The White Church (part 1)

Emily Carr is a woman I admire. Passionate and true to herself, she rejected Victorian decorum to explore the world. This was something that young women just did not do at the turn of the century. She travelled to San Francisco, London, and Paris to learn her craft. Heavens! She even dared to ride horseback like a man.

courtesy of bcheritage.ca
Fearless, determined, and open-minded, Emily is so much more than her art. Travelling by boat and canoe, often with only a guide and her wee dog, she explored the West Coast, sketching and painting Haida, Salish, and Nuu-chah-nulth villages. Like a west wind, whispering and screaming with paint, she drew our gaze to vanishing peoples and cultures.

An independent women, Emily supported herself as best she could by teaching art, and running a boarding house; though these chores must have stifled her creative process. Still, through it all she survived, and she painted. And, when she could no longer travel or camp or even move around much, she began to write.

In 1929, Emily Carr visited Friendly Cove. In a famous quote, she described the Nootka Lightstation as a “strange wild perch” on a “nosegay of rocks, bunched with trees, spiced with wildflowers.”

I do, at times, feel akin to the eagles who careen by my windows or perch atop the rocks.

She painted the original small white Roman Catholic church.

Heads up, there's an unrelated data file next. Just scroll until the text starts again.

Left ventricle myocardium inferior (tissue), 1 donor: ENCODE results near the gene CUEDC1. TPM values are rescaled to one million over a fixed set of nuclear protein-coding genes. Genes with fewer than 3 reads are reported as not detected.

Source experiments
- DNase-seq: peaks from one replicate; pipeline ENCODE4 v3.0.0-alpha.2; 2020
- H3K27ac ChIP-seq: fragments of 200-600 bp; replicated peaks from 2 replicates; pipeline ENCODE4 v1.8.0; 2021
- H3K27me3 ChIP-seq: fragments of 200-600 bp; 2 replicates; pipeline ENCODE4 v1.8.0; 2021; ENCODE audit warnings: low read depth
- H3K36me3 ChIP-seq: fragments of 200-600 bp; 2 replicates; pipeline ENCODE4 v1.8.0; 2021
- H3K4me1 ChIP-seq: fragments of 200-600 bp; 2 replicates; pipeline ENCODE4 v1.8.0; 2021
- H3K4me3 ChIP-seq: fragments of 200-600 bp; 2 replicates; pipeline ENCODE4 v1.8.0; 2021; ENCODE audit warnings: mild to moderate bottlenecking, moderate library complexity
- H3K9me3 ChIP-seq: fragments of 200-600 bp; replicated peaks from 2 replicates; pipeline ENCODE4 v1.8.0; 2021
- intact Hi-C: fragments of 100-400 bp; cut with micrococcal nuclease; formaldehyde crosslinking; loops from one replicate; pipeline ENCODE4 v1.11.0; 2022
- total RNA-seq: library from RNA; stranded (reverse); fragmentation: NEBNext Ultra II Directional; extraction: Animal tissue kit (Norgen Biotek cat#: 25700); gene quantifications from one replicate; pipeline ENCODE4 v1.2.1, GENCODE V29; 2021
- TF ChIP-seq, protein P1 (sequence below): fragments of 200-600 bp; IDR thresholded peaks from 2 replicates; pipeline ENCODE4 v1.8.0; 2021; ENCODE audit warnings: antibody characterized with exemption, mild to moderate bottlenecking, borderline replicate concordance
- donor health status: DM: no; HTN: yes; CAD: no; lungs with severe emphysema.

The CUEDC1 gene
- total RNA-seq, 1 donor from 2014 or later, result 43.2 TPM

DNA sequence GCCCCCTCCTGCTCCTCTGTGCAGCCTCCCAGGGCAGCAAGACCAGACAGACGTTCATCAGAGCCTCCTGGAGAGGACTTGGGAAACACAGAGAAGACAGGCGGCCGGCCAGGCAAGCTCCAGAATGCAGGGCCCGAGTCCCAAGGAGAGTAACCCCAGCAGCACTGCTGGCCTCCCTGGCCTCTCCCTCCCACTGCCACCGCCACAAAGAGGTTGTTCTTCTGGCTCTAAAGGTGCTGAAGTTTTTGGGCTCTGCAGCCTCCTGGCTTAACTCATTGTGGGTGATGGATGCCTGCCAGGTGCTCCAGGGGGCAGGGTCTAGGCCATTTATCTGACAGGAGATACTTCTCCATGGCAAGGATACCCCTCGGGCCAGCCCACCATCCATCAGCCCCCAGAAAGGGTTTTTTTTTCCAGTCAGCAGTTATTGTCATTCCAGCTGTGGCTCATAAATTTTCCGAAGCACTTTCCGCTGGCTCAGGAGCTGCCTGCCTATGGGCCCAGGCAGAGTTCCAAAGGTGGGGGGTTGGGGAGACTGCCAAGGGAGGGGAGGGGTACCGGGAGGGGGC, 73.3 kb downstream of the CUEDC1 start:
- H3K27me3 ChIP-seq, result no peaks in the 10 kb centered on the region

courtesy of the Art Gallery of Ontario --  ago.net
The rows of crosses in the picketed churchyard speak to the devastation that engulfed this community. Between 1778, when Captain James Cook appeared in Friendly Cove, and 1900, the population of the First People living here was reduced by nine-tenths. Disease, carried by the European traders and explorers, was the main culprit.

Built in a cove at the west end of the village, the original church burned down in 1954. You can just see it (the small site mark) near the centre of this photograph.

courtesy of the Art Gallery of Ontario -- ago.net
I’ve been drawn to that cove since I arrived—I can see it through my windows—and finally walked there yesterday with my companion, Lucy. I’ve tried before, but couldn’t get past the barricade of barnacle clad rocks. The tide must be very low. This is how it looks today. 



Emily's trees still hug the beach, and spring water cascades down the rocks between the driftwood logs. At the time, I didn’t know it was the space once claimed by the white church and the graveyard. Are the graves still there, crumbling beneath the trees? And the spirits? The energy was incredibly peaceful and comforting. It felthomey. Then, Lucy got distracted by something in the trees



I turned, and at the last second, realized it was Raven. 











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